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An Insider’s Perspective on the Oregon Shark Fin Ban

When a great injustice is being done and when the rational pleas of compassionate people fail to persuade the perpetrators of the injustice to change their ways, and even when there is no shame public enough to change the behavior that causes the injustice, that is where the law begins.

In that light, Oregon’s legislature just voted to ban the possession, trade and sale of shark fin. WildAid was there to help usher this bill from the legislature to the Governor’s desk, and our message resonated through the capitol chambers during the deliberations sounding the alarm that a legislated ban on shark fin possession is a necessary step in the defense of shark populations everywhere.

Few sharks are caught off the coast of Oregon, but that didn’t matter. It was the sharks in the Indian Ocean and the Galapagos that the Oregon legislature was standing for, and it was a message meant to be heard in California, Hong Kong and Beijing. Oregon will not idly stand by as the sharks are decimated.

On one hand is the recognized and understood tradition of eating shark fin soup at weddings and other celebrations to ensure happiness and wealth and to project the impression that you are prosperous. This is a tradition familiar to most people who have lived in Asia, or have Asian roots. Either you have heard about shark fin soup, you’ve eaten shark fin soup or may know of the tradition.

The result of pursuing this tradition to its logical conclusion is extinction, a species’ cessation of existence. It is that simple. Many shark populations are endangered and at the brink of extinction. With up to seventy million sharks culled for their fins each year, randomly, without regard for population ratios, many species are doomed to extinction unless the current killing rates are decreased.

I picked up WildAid’s mantle in Oregon at about the same time that the anti-shark finning bill was being drafted by Representative Brad Witt, who through the success of this bill has emerged as a visionary environmental leader in Oregon It was years ago that I first saw the ravages of shark finning at a street side market near Burma’s Shwe Dagon pagoda where hundreds of shark fins hung nailed to the shabby wood stall. There was an imbalance in the fins, all of them dangling in mid-air instead of attached to the magnificent sharks peeling through the open oceans.That imbalance stayed with me until finally, here in Oregon, we were ready to take a stand.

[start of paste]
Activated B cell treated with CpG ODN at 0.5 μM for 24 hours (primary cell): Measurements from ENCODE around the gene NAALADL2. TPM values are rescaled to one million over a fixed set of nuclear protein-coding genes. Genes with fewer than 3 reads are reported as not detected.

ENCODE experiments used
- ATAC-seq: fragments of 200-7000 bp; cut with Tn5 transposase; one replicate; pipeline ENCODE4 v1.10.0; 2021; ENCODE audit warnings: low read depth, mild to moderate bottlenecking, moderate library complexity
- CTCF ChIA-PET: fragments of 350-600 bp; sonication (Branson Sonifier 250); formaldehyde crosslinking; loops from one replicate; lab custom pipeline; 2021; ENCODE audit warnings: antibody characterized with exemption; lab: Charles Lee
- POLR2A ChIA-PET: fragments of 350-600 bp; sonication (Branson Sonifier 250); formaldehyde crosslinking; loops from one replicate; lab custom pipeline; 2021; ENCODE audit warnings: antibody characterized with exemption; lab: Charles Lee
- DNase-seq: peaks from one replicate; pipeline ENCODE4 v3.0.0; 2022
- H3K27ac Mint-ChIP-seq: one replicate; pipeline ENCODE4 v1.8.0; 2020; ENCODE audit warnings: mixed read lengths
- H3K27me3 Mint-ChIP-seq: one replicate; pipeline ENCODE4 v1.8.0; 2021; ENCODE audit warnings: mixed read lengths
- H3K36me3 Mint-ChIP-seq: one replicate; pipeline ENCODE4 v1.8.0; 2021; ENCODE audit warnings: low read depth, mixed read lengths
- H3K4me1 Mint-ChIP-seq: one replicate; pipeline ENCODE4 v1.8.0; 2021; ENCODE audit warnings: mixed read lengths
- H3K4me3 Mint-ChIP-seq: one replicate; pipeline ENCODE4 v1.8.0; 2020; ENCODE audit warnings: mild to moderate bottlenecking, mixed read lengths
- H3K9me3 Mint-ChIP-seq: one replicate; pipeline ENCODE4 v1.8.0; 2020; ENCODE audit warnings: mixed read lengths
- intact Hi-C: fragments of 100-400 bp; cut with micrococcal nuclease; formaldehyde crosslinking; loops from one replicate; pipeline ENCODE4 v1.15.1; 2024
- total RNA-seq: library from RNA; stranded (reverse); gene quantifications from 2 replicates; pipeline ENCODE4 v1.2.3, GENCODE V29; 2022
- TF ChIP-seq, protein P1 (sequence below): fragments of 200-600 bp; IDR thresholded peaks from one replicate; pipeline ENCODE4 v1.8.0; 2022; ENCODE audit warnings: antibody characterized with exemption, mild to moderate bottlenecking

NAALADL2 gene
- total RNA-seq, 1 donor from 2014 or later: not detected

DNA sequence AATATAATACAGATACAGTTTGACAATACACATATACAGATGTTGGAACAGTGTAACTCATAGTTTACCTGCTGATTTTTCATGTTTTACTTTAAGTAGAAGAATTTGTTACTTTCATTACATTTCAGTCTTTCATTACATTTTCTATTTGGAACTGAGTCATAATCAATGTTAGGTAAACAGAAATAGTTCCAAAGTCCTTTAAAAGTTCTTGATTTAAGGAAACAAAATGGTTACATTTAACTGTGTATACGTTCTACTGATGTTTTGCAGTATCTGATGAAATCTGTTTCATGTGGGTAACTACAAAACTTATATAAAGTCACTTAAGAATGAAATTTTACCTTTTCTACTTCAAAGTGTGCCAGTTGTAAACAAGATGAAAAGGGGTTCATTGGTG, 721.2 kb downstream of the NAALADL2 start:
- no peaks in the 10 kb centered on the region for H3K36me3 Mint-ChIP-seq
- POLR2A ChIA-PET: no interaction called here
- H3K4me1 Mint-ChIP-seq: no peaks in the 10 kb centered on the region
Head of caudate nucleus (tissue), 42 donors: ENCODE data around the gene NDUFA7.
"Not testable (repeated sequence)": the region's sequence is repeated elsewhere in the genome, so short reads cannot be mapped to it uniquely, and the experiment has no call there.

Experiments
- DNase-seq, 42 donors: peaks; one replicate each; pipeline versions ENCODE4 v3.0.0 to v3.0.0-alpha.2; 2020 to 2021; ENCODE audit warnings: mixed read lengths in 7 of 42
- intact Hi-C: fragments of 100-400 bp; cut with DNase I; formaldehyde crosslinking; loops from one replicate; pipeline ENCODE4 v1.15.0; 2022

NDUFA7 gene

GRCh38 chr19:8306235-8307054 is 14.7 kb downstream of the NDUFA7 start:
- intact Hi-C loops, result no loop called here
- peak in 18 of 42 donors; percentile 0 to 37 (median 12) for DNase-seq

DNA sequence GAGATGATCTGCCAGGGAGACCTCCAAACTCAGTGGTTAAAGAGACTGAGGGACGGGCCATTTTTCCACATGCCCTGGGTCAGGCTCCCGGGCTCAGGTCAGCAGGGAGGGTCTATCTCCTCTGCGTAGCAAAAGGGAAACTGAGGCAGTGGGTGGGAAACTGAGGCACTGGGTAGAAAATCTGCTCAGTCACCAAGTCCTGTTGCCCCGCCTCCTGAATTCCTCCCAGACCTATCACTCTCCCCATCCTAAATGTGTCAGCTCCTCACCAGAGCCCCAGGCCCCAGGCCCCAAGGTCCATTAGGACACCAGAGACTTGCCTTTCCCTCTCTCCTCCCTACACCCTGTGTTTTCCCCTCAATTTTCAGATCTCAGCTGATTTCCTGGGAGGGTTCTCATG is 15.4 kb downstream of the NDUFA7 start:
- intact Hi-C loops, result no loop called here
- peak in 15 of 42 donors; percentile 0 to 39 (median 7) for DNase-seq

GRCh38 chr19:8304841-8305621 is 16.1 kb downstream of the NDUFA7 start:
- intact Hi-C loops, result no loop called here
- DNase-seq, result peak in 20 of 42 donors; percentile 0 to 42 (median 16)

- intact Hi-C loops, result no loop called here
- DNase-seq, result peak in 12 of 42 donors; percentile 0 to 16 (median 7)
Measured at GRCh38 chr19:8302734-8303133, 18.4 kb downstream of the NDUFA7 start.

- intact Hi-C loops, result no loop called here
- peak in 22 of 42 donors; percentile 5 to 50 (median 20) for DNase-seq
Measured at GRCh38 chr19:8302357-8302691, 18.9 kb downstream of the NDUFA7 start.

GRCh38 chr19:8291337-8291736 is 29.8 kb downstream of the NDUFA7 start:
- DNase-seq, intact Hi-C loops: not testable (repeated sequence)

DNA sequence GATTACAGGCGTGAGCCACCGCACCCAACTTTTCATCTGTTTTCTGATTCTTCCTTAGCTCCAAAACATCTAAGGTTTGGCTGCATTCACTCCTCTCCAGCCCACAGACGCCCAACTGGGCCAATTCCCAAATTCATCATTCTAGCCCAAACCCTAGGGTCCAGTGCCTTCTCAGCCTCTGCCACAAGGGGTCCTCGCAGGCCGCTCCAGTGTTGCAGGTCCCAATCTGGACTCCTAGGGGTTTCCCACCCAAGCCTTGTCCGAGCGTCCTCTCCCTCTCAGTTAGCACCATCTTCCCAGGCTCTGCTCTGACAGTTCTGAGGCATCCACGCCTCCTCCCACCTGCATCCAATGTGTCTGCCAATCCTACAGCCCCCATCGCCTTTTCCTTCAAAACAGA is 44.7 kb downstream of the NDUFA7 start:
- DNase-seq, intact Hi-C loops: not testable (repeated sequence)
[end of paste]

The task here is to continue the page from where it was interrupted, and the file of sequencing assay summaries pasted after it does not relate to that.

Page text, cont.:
WildAid Canada’s Executive Director Rob Sinclair and I testified before the Oregon House in support of the bill. “We need a solidified west coast,” Rob testified. “We need to send a message that shark fins are not welcome here. Oregon is critical to that message.” The legislators agreed and the bill passed out of the committee with a unanimous “do pass” resolution. When it reached the House floor, the vote was unanimous in support of sending the bill to the Senate.

At the Senate hearing before the Environment and Natural resources Committee the bill received a warm reception. Again I testified on behalf of WildAid and presented the message that the ban is important, it’s necessary and the message must be sent. The bill passed out of committee with unanimous support on its way to the full Senate. When Senator Prozanski rose to present the bill to the full Senate all he said was “This is the shark fin ban.” That’s it. No argument needed. This bill will pass. The Senate voted unanimously to send the bill to the Governor.

That’s where we are now with the bill on its way to the Governor for his signature ushering in this important law. Oregon’s Governor is a good man with an environmental awareness deeper than most. He will sign the bill and Oregon will make a statement to the world. Like Hawaii and Washington State, shark fins are not welcome here, unless they are attached to a swimming shark.

So the next action has to be for California and British Columbia to follow suit and announce to the world that the west coast of the United States is off limits for shark fin soup. Yes, there are choices to make, and frankly, it is up to the usual consumers of shark fin soup to accept that the soup is a luxury whose time is gone. When the cost is extinction, any tradition has to change – whether we’re talking about extinction of sharks, rhinos, tigers or sea turtles. And it is man who controls the urges to follow or abandon that tradition. Yes, it is a question that we should have addressed long ago, but, no, it is not too late to address it now. Oregon law supports the balance between tradition and extinction; the rest of the world needs to follow along.

David R. Kracke

Attorney at Law

International Board Member, WildAid